The effectiveness of PPE against occupational exposure to chemotherapy agents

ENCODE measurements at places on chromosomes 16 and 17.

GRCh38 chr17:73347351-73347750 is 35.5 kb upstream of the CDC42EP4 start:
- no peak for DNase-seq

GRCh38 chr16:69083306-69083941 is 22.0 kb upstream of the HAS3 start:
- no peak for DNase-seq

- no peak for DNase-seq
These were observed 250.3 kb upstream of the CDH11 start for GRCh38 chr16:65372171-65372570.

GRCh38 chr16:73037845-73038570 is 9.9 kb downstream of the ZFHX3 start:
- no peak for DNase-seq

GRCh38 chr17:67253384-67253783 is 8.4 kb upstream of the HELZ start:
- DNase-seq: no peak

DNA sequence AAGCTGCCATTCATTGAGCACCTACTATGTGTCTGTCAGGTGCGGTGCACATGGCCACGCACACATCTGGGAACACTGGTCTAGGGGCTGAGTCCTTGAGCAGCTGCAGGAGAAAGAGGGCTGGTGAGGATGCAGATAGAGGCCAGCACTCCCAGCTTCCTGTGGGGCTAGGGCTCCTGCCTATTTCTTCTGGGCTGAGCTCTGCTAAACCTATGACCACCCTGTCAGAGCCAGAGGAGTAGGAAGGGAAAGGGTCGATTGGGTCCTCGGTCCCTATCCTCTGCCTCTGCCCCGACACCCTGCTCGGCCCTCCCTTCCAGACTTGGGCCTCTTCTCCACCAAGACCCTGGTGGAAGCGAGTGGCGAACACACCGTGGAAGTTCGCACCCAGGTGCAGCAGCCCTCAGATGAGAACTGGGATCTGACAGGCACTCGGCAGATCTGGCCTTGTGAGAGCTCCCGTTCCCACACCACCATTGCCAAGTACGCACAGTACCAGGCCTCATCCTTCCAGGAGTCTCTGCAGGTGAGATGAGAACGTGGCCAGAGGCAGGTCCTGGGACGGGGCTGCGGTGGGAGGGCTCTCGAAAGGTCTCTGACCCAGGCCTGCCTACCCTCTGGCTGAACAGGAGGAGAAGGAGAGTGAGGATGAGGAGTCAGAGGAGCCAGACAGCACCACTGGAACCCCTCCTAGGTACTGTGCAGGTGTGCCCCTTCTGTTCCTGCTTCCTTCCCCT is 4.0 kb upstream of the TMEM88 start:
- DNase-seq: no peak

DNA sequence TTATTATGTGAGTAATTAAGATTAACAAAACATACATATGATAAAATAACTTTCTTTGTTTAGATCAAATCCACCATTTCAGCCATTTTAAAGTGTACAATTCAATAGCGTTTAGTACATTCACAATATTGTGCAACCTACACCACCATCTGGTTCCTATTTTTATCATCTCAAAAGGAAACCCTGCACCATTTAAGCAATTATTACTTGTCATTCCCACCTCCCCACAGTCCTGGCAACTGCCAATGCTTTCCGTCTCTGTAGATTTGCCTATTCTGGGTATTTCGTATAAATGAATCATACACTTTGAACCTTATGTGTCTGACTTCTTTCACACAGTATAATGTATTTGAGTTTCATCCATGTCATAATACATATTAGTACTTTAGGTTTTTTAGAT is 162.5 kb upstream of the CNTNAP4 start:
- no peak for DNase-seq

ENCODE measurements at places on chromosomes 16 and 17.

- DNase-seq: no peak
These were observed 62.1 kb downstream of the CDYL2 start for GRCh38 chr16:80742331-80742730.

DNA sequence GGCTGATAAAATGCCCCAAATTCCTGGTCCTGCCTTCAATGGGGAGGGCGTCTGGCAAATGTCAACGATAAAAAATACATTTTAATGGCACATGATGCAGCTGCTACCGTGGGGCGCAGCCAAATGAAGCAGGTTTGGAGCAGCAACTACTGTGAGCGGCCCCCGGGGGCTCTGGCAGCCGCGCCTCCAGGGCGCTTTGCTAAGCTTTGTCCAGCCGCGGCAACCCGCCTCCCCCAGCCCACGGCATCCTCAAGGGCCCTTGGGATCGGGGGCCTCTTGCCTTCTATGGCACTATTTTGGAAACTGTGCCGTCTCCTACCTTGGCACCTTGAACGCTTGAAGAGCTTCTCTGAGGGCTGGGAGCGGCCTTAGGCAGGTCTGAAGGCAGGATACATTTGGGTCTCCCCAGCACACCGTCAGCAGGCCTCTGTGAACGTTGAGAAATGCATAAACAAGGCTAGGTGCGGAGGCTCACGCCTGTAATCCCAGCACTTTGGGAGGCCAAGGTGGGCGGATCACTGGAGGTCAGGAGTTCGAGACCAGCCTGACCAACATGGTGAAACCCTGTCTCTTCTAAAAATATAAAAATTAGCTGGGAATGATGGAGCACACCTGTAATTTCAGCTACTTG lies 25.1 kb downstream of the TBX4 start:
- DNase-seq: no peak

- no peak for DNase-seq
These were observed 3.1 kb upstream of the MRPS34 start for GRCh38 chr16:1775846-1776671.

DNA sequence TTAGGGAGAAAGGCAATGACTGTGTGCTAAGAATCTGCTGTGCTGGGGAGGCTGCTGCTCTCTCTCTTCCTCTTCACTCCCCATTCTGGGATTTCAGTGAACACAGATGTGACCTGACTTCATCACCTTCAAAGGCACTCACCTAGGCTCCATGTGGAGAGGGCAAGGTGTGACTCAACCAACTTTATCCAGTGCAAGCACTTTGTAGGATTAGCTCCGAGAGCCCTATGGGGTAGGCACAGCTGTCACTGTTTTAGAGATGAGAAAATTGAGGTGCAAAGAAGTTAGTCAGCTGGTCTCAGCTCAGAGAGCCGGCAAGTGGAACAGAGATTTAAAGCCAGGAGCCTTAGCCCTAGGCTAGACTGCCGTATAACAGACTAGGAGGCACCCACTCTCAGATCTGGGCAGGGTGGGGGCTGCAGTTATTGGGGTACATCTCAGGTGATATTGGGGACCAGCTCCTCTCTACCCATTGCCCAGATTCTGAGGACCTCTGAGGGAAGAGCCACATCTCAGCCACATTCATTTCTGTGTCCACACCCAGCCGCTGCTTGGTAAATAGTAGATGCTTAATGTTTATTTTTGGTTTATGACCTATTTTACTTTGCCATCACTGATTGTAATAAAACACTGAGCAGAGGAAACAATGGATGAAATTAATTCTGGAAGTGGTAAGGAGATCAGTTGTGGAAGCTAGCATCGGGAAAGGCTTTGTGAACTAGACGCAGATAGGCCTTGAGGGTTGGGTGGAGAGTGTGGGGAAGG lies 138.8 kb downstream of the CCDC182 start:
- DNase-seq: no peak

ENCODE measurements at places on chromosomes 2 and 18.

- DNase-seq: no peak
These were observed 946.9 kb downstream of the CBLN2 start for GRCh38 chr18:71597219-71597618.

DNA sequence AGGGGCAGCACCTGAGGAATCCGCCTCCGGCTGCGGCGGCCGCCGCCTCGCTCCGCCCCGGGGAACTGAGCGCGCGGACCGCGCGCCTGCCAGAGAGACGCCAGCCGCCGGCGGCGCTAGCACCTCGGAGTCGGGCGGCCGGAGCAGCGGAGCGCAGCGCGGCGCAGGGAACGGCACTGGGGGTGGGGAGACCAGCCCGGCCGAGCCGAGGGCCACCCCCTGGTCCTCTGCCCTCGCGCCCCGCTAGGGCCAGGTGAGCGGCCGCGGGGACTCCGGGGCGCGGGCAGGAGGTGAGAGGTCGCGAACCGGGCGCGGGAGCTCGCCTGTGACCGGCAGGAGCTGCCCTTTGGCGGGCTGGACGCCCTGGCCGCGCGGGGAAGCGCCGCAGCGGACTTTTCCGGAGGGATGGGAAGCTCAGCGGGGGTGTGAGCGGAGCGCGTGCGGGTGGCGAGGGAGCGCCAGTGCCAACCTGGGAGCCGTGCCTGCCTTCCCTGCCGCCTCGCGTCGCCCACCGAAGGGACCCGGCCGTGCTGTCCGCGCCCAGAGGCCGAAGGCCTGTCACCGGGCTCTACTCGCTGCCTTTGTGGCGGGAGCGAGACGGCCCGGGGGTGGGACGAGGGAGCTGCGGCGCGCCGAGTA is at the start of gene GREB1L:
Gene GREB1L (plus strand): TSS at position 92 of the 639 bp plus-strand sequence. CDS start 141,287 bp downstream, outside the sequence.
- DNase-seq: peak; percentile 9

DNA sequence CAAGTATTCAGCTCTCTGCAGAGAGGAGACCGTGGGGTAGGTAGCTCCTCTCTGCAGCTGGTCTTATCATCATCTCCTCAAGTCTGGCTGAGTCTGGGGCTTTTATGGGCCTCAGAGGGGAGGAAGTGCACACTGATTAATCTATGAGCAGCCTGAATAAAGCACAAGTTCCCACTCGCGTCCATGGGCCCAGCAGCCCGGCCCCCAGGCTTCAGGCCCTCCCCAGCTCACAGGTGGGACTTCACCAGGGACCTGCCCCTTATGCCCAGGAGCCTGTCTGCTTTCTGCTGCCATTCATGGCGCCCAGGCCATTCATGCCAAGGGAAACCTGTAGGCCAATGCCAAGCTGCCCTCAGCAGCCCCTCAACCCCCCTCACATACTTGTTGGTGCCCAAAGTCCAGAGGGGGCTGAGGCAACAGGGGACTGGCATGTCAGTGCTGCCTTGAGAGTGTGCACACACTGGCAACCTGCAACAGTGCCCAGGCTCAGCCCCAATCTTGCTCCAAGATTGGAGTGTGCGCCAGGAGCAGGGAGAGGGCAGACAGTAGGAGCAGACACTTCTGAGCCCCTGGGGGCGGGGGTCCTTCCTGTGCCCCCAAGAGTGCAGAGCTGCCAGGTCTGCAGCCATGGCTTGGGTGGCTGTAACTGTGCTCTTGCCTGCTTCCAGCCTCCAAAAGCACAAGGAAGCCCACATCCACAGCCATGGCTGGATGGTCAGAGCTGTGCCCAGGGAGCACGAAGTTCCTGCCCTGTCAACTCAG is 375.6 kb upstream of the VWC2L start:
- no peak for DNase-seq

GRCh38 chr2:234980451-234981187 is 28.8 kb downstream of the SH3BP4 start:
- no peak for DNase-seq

Hazardous drugs like chemotherapy agents can be absorbed through the skin, which is “the primary rationale for wearing personal protective equipment (PPE) during all stages of hazardous drug handling” (Eisenberg, 2016, p. 378). Occupational exposure to chemotherapy agents has been linked to “increased cancer occurrence; adverse reproductive outcomes, including infertility and miscarriage; fetal defects when expose during pregnancy; chromosomal damage; and symptoms such as nausea, allergic reactions and contact dermatitis” (Bouraoui et al., 2011; Dranitsaris et al., 2005; Durrieu, Rigal, Bugat, & Lapeyre-Mestre, 2004; El-Ebiary, Abuelfadl, & Sarhan, 2011; Fransman et al., 2007; Hemminki, Kyyrönen, & Lindbohm, 1985; Mader, Kokalj, Kratochvil, Pilger, & Rüdiger, 2009; McDiarmid, Rogers, & Oliver, 2014). In one study performed by Colvin, C., Karius, D., and Albert, N. (2016), it was observed that the rate of oncology nurses that followed the recommended guidelines for safe application of PPE when administering parenteral chemotherapy agents were “lower than expected” (p. 621). The purpose of this evidenced-based practice brief is to examine the amount of occupational exposure to chemotherapy agents in oncology nurses who follow PPE protocol in comparison to those who do not. Safety guidelines, such as double-gloving and proper disposal of chemotherapy agents and its associated equipment, provide nurses with the necessary expertise to safely and effectively administer hazardous drugs (Colvin, C., et al., 2016, p. 621).